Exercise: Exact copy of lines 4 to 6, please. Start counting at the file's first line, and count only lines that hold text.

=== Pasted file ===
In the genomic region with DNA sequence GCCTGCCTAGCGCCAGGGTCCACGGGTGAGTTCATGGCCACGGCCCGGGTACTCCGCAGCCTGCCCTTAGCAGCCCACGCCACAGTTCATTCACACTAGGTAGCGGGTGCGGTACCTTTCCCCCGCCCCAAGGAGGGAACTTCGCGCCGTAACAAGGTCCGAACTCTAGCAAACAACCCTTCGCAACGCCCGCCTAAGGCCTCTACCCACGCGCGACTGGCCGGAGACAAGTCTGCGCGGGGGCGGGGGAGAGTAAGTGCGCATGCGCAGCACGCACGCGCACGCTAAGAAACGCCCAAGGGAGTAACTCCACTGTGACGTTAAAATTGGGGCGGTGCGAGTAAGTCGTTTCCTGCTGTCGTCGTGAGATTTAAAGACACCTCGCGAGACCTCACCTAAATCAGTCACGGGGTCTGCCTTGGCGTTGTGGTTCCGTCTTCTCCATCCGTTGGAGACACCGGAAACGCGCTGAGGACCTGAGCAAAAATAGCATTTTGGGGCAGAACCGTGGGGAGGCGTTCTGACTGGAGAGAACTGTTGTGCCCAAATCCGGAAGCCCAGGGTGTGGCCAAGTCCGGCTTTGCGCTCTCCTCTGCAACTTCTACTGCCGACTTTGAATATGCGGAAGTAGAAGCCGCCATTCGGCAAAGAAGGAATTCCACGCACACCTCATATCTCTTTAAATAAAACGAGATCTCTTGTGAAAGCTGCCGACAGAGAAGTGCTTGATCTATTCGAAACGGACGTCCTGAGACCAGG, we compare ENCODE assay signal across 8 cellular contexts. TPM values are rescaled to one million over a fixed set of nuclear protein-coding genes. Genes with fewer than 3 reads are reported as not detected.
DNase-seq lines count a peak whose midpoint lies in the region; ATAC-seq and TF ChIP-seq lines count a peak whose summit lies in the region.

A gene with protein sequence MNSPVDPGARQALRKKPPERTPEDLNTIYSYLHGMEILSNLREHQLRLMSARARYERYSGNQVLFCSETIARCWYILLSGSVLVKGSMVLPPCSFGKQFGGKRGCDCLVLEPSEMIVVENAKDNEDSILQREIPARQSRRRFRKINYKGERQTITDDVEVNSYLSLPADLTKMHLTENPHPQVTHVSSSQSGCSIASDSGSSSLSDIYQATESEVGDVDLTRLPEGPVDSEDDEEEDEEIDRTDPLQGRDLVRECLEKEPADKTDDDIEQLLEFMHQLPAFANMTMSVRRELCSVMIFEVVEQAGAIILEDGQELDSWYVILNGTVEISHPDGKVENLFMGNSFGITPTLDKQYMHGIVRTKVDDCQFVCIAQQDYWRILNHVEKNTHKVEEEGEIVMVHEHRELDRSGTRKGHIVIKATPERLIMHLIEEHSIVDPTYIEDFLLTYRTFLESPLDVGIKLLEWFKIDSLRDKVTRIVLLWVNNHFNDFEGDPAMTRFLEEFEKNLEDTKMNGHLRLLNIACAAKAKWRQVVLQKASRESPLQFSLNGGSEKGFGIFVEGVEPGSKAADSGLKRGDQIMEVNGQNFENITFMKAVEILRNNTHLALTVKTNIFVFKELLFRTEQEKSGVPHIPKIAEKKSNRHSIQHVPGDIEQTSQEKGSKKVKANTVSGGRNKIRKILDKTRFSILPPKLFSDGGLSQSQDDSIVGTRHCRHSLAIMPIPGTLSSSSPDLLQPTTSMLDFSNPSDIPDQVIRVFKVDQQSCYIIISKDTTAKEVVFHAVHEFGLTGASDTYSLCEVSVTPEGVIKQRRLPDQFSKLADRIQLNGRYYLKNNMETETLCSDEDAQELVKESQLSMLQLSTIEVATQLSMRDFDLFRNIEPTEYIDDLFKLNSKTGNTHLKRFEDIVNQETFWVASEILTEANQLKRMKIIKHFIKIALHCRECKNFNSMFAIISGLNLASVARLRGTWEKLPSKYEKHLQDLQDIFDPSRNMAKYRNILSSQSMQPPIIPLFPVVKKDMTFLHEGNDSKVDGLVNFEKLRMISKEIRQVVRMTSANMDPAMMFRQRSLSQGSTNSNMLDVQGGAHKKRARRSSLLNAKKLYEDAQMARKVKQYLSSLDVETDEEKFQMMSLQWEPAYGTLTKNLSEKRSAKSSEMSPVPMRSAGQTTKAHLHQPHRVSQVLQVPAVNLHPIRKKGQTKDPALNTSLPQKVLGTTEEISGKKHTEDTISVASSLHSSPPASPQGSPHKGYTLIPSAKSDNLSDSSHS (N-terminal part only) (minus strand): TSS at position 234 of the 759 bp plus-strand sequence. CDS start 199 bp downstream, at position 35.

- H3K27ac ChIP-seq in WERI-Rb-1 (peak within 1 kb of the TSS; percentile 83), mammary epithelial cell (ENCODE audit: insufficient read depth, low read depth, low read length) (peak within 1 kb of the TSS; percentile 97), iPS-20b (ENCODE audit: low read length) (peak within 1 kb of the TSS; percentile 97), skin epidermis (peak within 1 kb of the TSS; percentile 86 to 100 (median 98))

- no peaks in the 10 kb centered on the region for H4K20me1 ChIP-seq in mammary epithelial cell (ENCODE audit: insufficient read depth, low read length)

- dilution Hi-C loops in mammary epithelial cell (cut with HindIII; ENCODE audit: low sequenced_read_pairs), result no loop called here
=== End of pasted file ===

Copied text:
- H3K27ac ChIP-seq in WERI-Rb-1 (peak within 1 kb of the TSS; percentile 83), mammary epithelial cell (ENCODE audit: insufficient read depth, low read depth, low read length) (peak within 1 kb of the TSS; percentile 97), iPS-20b (ENCODE audit: low read length) (peak within 1 kb of the TSS; percentile 97), skin epidermis (peak within 1 kb of the TSS; percentile 86 to 100 (median 98))

- no peaks in the 10 kb centered on the region for H4K20me1 ChIP-seq in mammary epithelial cell (ENCODE audit: insufficient read depth, low read length)

- dilution Hi-C loops in mammary epithelial cell (cut with HindIII; ENCODE audit: low sequenced_read_pairs), result no loop called here